No matter if this is your first year of teaching or your fortieth, the first day/week of school can be overwhelming. Here are some tips that just might help you survive those first challenging days.
Before the first day:
- Plan the first and most important day minute by minute… and then have more activities or fun Read Alouds in your “back pocket” for any unexpected down time. (I write an abbreviated version of the minute-by-minute schedule on a large index card for quick reference throughout the day.) This should counteract the spinning head/panic that might otherwise occur!
- Create a temporary rug placement chart or desk chart using any information you have about your new students.
- Use lined chart paper and write large headlines on each paper, such as When I Arrive At School; Before Recess; Lining Up For Recess; Walking in a Line, etc. You can co-create the behavior rules/expectations charts throughout the first day of school. The charts can then be posted on the walls for the first weeks.
- Put up simple bulletin board headliners for each subject area that can stay up all year. I like to create phrases: Super Scientists, Future Authors of America, Math Detectives, Got A Problem?
- Organize and label all the folders
- Label all the school supplies, book boxes, etc., with student names
- Put names on the discipline card pockets (or your our own system) for use on the first day
- Copy all student paperwork for the first week (at least) and stack it up in order of use.
- Have name tags, books, temporary folded desk/name tags, first day fun packets, etc., organized on top of student desks. (I use packing tape to mount laminated student desk identifiers on desk top book boxes instead of right on the desks. They will last all year and not peel off! I use the smaller ones that have room for a small photo of the student along with the student’s name. I save the large, fold-up name tags for substitutes.)
First Day/Week Tips:
- Keep your schedule handy on an index card.
- Focus on the students! Give each student a hug and wear a huge smile. All children deserve to feel welcomed, loved, and appreciated for who they are!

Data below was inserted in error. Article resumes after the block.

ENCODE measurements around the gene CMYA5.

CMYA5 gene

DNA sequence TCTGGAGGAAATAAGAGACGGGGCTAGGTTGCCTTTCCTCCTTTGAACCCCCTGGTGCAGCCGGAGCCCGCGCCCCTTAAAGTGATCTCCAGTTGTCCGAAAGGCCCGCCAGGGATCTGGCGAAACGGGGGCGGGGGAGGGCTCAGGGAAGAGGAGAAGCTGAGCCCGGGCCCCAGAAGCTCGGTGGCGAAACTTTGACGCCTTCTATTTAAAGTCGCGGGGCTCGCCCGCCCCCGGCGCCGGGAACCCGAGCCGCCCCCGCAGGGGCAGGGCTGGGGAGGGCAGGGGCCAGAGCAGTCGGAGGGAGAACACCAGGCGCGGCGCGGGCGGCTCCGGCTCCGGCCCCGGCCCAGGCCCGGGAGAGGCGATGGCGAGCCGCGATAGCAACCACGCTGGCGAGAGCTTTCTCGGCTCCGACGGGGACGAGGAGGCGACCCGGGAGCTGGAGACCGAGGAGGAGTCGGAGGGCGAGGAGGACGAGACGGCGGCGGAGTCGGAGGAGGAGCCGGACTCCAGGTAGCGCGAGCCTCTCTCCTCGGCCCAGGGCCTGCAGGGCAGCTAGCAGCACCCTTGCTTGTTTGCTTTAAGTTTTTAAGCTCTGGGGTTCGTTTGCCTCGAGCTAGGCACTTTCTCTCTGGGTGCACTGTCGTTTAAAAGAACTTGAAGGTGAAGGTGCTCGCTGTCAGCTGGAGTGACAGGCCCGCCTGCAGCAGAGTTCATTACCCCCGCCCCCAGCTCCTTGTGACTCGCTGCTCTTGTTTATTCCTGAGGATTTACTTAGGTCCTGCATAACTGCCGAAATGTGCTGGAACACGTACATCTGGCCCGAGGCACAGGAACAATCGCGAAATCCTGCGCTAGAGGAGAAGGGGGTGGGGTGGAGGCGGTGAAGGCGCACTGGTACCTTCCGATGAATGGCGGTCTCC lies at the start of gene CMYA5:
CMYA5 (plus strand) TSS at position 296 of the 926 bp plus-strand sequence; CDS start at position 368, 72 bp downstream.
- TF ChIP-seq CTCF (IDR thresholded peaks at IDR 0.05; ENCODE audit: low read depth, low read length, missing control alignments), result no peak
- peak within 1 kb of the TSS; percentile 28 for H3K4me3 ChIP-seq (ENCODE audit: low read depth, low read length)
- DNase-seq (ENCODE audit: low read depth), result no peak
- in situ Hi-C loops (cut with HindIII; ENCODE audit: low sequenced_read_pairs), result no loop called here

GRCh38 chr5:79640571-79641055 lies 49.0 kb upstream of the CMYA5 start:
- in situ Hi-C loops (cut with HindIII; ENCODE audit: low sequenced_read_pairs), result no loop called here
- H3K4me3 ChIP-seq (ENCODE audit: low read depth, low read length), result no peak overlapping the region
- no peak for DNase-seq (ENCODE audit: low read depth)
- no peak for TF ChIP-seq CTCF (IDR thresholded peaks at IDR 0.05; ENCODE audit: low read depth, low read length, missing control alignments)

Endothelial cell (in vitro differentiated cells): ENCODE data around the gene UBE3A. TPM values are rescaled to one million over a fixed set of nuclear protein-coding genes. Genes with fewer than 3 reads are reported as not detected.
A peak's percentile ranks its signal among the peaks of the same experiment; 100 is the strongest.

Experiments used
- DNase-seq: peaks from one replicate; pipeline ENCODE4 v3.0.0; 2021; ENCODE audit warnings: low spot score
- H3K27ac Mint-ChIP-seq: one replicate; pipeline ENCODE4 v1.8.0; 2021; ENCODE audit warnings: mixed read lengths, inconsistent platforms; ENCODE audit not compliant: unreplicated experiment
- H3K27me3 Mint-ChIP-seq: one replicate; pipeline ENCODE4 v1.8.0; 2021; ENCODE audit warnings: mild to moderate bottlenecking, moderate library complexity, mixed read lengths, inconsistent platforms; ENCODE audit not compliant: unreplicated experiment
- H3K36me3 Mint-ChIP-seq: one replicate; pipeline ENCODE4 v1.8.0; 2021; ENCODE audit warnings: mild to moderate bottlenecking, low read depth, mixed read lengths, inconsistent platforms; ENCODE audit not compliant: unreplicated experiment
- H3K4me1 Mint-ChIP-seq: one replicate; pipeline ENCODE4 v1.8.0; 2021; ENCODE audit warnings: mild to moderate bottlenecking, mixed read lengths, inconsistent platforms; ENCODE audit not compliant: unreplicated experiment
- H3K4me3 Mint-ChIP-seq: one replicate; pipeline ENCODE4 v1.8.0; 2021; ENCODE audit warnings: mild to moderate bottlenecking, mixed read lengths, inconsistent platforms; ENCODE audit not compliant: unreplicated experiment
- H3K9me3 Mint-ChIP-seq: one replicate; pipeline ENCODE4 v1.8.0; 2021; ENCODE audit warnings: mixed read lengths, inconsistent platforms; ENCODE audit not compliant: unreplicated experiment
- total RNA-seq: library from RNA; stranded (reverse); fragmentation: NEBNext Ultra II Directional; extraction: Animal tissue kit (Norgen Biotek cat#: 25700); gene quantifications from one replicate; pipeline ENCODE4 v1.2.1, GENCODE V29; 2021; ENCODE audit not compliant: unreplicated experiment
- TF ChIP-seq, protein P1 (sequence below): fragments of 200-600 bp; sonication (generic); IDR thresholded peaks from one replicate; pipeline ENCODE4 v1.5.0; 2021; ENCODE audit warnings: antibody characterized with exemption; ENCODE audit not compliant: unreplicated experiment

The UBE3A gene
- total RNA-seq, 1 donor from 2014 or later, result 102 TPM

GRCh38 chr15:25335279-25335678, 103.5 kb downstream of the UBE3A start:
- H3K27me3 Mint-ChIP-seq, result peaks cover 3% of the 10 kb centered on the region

- If you feel nervous or uptight, take a deep breath, slow down, and act like everything is under control. The power of positive thinking works.
- I have the students get started right away on a fun packet of activities. Here are some ideas:
- While students are quietly working, I go around the room and take photos of each child (to be used for bulletin boards and name tags.) I greet and reassure the parents, take attendance, guide late students to their spots in the room, take a breath, etc.
- A lot of the first day is sensing when it is time to move on to the next item on the schedule. Be flexible!
- Before you have the students transition to the next item on the schedule, give explicit instructions and model when you can.
- Try to do as much as you can of the yearlong daily routines, such as: Calendar, Number of the Day, Problem of the Day, etc.
- Work together on the behavior rules/expectations charts.
- Use a soft, calm voice to set the tone of the classroom atmosphere.
- Use your discipline system from the get-go. Your goal is to make things as real and routine as possible from the beginning.
- Do a fun art or P.E. activity on the first day. I like to use a big bubble maker as a P.E. activity outside for my second graders. I call off numbers and children try to pop as many bubbles as they can!
- At the end of the busy day, read aloud a funny book and lavish praise on your new family of students! I hand out inexpensive medals or certificates to every student. All students deserve to end their first day on a positive, happy note!
My final advice after teaching for more than thirty-five years:
Make it as real and routine as quickly as possible!
For example, it is easy to put off the challenging training involved in the rotations and routines. So, I start the all-important flexible Guided Reading groups on the Monday of the first full week of school. So much anecdotal information can be obtained about each student’s reading needs during the group time. I usually have three or four groups: one group remains at their seats doing Daily Work such as Evan-Moor daily practice lessons; one group is at the computers; one group is selecting and reading Independent Reading books; and one is meeting with me for Guided Reading.
Remember: get the routines flowing and the hard work will pay off down the road!
About The Author
Alice Evans is a forty-year veteran National Board Certified elementary classroom teacher and is a published author. She recently retired from the San Diego Unified School District.
Survival Tips for the First Day of School